that portion of our existence which God allows to men on earth.
We do not read even of the discovery of this continent, without feeling something of a personal interest in the 10 event; without being reminded how much it has affected
our own for tunes and our own existence. It would be still more unnatural for us, therefore, than for others, to contemplate with unaffected minds that interesting, I may say that most touching and pathetic scene, when 15 the great discoverer of America stood on the deck of
his shattered bark, the shades of night falling on the sea, yet no man sleeping; tossed on the billows of an unknown ocean, yet the stronger billows of alternate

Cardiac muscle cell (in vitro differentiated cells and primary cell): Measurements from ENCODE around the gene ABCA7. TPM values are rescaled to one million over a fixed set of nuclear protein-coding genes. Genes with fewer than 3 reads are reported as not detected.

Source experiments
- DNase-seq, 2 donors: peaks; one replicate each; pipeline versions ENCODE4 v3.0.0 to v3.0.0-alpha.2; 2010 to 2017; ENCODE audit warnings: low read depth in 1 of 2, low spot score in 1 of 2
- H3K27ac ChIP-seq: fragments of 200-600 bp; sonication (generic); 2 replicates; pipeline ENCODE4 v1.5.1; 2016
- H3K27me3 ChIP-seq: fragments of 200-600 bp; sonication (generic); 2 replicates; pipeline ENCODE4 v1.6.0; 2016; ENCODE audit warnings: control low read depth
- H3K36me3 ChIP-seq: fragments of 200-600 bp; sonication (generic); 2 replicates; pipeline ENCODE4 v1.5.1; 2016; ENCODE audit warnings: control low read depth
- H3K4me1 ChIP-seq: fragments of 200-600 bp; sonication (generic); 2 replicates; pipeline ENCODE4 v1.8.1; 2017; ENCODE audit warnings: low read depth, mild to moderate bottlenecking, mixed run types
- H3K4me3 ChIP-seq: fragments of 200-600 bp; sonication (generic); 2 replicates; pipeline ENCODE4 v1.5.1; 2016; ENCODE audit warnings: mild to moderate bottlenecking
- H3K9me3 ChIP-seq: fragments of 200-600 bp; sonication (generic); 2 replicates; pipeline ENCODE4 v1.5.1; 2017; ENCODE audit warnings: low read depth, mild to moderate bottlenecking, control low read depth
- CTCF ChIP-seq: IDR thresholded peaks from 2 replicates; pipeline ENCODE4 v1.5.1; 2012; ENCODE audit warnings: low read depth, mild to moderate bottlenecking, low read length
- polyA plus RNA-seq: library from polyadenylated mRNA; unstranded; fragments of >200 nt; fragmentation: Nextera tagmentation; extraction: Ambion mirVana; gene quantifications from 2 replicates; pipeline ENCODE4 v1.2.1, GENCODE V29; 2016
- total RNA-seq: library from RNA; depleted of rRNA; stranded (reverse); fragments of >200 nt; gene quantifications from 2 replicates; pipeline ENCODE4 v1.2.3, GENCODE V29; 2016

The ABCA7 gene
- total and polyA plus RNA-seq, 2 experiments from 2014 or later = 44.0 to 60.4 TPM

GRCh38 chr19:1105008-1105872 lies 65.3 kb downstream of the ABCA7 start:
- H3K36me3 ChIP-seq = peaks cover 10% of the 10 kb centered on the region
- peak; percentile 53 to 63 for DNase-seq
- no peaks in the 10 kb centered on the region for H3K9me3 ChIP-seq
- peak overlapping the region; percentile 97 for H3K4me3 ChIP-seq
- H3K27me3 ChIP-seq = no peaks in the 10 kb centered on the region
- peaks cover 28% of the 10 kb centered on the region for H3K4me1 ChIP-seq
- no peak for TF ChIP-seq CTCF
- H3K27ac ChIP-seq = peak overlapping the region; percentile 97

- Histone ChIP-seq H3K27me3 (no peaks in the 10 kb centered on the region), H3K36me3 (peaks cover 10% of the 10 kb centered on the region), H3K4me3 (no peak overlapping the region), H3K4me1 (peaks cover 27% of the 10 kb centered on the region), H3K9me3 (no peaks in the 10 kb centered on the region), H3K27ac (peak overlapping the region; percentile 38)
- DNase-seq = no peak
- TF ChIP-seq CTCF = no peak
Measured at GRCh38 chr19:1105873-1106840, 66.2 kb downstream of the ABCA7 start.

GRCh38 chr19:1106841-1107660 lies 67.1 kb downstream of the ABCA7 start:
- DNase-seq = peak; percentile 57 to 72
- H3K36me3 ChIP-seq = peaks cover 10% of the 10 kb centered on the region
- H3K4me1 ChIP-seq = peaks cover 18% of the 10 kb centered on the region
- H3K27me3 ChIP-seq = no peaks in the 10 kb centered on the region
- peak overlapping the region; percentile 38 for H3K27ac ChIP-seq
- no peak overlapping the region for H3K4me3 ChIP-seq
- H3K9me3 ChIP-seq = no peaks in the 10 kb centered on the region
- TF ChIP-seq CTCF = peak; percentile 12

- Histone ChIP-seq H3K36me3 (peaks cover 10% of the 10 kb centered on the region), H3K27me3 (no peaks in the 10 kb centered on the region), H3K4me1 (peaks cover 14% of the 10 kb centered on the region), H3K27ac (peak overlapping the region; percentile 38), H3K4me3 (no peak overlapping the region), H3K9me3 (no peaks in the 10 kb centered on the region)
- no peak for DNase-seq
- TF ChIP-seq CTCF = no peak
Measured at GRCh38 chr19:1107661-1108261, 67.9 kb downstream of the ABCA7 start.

hope and despair tossing his own troubled thoughts; ex20 tending forward his harassed frame, straining westward
his anxious and eager eyes, till Heaven at last granted him a moment of rapture and ecstasy, in blessing his vision with the sight of the unknown world.
Nearer to our times, more closely connected with our 25 fates, and therefore still more interesting to our feelings and affections, is the settlement of our own country by colonists from England. We cherish every memorial of these worthy ancestors; we celebrate their patience and
fortitude; we admire their daring enterprise; we teach 30 our children to venerate their piety; and we are justly
proud of being descended from men who have set the world an example of founding civil institutions on the great and united principles of human freedom and human knowledge. To us, their children, the story of